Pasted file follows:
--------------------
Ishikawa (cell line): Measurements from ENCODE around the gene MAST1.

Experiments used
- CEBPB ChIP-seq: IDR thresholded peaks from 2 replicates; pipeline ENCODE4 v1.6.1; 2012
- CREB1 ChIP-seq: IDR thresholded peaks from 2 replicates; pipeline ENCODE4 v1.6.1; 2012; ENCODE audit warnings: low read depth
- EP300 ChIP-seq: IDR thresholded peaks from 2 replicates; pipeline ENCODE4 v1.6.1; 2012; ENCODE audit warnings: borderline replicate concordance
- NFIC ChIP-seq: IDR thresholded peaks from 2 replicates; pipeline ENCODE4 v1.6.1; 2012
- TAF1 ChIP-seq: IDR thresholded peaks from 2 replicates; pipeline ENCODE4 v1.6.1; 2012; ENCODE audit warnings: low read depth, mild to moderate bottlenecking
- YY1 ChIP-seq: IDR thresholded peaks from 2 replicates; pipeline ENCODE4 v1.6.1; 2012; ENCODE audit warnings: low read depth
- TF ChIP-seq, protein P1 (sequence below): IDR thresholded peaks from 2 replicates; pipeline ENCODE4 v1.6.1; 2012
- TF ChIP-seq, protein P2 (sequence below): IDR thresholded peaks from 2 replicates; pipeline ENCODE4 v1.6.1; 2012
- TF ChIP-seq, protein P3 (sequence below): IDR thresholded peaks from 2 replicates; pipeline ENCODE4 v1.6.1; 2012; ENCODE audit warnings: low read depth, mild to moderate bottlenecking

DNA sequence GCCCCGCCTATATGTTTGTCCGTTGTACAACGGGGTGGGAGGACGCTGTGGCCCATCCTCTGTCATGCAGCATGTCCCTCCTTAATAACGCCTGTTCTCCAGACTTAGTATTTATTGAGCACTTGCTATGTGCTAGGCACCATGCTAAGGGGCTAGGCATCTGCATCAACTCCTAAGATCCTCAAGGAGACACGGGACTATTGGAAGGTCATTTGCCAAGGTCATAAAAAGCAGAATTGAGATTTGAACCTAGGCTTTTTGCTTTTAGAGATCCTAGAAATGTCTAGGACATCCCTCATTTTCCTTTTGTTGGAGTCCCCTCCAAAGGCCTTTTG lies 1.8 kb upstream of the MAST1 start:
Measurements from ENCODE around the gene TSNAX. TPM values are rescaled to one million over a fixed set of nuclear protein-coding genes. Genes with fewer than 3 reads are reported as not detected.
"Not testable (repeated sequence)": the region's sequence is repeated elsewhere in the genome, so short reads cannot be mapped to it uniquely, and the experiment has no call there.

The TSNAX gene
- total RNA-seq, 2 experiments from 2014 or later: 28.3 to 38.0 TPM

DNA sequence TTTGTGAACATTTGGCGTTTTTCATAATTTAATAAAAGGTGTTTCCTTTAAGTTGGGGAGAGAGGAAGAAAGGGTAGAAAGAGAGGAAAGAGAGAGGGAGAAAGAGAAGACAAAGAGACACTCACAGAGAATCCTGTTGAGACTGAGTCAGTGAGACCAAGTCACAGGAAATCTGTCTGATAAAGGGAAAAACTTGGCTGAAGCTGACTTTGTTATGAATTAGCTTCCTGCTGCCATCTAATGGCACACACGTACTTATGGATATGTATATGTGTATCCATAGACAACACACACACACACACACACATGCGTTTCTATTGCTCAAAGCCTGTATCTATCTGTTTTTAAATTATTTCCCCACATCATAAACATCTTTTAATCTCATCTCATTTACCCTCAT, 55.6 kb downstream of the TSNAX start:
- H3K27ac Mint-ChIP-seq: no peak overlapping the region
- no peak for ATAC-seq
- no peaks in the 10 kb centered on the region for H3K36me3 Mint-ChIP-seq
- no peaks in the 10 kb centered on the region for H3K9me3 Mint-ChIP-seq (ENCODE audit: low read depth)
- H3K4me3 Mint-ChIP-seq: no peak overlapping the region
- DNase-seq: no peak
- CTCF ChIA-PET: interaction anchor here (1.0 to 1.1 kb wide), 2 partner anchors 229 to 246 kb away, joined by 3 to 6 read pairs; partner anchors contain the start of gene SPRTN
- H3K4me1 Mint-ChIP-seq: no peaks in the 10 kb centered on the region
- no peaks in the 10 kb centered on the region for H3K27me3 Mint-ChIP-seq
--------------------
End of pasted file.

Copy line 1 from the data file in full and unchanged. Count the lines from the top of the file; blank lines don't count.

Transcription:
Ishikawa (cell line): Measurements from ENCODE around the gene MAST1.